HowTo: avoid bad writing

Rachel Toor dissects bad writing for you (link via Brayden at Orgtheory):

By writing prose that is nearly unintelligible not just to the general public, but also to graduate students and fellow academics in your discipline, you are not doing the work of advancing knowledge. And, honestly, you don’t really sound smart. I understand that there are ideas that are so difficult that their expression must be complex and dense. But I can tell you, after years of rejecting manuscripts submitted to university presses, most people’s ideas aren’t that brilliant.

Call me simple-minded, call me anti-intellectual, but I believe that most poor scholarly writing is a result of bad habits, of learning tricks of the academic trade as a way to try to fit in. And it’s a result of lazy thinking. Most of us know that we may not be writing as well as we could, or should. Many academics have told me that they suspect they are bad writers but don’t know how to get better. They are often desperate for help. I tell them to reread Strunk and White, and to take a look at “Politics and the English Language.” Yeah, yeah, they say, and get buried working toward the next submission deadline, prepping for the next class.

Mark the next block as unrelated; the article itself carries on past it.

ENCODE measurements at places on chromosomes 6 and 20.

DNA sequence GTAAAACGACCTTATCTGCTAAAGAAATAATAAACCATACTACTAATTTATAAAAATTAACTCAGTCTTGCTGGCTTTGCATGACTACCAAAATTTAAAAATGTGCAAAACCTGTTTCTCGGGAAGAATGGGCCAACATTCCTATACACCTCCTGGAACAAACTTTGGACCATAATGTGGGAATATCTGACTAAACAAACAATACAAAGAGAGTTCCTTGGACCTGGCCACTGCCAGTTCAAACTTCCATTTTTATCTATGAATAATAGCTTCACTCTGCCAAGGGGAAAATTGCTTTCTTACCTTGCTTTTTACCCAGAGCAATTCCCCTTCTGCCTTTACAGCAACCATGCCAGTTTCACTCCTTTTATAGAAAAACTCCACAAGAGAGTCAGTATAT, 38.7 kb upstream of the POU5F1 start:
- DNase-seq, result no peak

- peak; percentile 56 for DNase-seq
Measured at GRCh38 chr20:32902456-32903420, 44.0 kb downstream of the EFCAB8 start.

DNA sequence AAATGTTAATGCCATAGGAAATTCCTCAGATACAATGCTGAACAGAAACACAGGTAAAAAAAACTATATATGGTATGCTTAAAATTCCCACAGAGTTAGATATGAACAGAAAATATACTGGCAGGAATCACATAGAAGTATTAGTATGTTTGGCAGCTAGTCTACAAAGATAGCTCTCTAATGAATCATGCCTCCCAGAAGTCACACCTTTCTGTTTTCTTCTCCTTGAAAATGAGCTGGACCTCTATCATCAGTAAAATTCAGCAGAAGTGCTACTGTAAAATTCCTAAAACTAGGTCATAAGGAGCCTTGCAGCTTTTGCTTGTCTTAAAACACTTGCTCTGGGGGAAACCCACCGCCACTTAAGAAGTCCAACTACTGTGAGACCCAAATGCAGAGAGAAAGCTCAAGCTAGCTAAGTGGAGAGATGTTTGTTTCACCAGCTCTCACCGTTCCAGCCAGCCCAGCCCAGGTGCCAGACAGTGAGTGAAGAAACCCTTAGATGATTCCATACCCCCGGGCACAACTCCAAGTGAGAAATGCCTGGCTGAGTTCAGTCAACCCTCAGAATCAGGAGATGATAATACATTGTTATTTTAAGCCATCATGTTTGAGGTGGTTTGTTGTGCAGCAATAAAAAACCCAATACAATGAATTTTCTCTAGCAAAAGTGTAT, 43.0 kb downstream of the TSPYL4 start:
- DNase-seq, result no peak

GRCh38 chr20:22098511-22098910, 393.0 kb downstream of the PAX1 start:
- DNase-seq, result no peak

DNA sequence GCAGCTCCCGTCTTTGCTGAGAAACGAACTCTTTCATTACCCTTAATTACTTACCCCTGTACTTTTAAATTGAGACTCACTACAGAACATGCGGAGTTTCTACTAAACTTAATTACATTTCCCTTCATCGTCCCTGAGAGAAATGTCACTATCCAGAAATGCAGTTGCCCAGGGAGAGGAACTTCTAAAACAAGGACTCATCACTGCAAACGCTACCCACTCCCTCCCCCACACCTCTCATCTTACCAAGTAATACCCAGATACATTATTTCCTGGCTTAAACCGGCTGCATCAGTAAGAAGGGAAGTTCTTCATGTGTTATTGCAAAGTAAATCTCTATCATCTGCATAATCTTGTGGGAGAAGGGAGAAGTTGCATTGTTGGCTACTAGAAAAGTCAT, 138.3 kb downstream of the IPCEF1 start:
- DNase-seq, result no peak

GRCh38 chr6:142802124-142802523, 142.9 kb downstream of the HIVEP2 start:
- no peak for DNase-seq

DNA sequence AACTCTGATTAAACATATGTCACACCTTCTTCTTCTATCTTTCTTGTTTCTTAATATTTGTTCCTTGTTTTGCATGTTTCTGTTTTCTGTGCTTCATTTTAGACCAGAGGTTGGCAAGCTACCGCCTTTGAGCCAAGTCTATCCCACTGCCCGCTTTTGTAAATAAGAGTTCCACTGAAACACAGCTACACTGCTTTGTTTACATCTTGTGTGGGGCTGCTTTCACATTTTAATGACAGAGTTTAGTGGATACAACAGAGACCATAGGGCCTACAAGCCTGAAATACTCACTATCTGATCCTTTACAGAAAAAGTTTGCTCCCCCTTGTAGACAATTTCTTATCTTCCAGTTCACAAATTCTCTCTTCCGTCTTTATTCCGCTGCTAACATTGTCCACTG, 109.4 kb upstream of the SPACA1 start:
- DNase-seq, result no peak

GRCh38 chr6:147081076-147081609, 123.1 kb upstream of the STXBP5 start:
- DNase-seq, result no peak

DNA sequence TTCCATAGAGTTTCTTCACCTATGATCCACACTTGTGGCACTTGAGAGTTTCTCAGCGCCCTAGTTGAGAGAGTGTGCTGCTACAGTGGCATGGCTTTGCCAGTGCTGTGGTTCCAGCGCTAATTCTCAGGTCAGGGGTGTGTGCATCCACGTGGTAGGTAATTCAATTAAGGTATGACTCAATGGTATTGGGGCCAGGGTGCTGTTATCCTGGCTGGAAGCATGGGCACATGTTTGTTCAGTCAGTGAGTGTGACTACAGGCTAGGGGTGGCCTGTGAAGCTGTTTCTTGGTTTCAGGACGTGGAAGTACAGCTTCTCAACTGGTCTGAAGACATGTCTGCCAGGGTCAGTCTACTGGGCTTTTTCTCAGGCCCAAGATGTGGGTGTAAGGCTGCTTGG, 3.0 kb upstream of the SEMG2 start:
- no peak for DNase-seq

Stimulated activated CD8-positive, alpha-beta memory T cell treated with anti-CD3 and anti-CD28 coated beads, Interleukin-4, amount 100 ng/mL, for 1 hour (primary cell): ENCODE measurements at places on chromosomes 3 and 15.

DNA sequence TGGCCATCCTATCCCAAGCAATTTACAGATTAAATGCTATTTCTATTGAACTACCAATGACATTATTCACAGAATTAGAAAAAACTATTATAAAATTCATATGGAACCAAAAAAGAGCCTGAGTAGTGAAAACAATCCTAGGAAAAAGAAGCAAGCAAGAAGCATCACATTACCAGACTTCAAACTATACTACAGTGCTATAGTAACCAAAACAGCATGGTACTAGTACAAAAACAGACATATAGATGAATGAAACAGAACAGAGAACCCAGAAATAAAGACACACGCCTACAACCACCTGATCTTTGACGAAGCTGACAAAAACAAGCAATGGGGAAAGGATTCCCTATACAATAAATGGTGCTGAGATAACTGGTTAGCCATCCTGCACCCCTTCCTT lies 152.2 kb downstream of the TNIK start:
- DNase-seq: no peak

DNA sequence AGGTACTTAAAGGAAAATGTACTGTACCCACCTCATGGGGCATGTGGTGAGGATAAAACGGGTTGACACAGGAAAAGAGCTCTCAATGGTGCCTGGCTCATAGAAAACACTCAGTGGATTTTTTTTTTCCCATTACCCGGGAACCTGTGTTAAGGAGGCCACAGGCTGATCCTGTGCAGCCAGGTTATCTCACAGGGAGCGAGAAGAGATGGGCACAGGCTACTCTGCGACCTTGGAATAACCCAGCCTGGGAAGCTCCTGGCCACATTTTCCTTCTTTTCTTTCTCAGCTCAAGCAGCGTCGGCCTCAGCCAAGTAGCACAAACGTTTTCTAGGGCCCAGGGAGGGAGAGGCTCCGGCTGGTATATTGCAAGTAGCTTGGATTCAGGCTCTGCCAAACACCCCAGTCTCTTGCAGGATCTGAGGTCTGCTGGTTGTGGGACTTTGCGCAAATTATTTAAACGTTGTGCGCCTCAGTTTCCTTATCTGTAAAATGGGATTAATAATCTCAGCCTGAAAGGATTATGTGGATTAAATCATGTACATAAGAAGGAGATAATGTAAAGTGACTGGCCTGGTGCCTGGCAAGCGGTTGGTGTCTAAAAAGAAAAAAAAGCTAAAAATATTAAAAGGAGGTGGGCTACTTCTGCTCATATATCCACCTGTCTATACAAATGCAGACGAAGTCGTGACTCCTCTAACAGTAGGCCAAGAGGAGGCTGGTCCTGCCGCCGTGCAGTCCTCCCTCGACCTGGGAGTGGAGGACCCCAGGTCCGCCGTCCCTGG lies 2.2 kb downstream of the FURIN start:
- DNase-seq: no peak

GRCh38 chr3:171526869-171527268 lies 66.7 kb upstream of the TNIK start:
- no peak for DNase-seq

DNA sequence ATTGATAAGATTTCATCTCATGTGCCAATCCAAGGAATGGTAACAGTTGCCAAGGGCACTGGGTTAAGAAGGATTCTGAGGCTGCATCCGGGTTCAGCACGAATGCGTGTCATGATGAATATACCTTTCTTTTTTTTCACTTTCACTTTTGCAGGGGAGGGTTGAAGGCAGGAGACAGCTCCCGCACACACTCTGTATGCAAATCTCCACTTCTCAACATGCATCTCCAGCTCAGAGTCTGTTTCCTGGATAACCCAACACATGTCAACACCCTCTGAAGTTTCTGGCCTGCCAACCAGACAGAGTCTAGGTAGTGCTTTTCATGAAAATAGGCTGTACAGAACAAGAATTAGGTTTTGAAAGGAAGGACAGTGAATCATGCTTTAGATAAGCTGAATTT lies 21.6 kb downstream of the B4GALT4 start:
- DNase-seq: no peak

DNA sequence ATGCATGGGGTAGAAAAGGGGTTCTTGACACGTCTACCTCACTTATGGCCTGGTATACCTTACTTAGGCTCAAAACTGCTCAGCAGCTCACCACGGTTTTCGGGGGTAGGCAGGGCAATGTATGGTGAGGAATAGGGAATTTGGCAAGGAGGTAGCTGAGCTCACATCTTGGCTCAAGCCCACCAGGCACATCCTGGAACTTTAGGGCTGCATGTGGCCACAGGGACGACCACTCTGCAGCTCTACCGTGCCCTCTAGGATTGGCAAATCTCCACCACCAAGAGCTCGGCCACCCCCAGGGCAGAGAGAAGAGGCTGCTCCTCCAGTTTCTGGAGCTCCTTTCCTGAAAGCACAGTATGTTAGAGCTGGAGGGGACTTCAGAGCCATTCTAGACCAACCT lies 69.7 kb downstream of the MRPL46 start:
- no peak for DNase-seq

But this is not to be taken lightly.

I’m going to provide a gloss on Orwell’s essay, in the hope that it will encourage a few wannabe-better writers to read it themselves. (You can find the original in seven seconds of Googling.)

To save those seven seconds for you (and, also because I really like), here is Orwell’s (must-read) piece.


2 Responses to “HowTo: avoid bad writing”

  1. cherilaser Says:

    Your points are very well taken. After just completing the evaluation of 138 high school essays for a contest, however, I believe that the focus on writing needs to begin way before graduate school.

    Somehow we are sending people on to college who don’t know how to capture their own thoughts on paper or correctly construct sentences. So referring someone to Orwell is useful only if the basic foundation was built in elementary school. And I fear that such an expectation might be beyond the scope of reality, at least until something changes in our public school systems.

  2. Arunn Says:

    Here is a collection I did sometime back: Bad Writing

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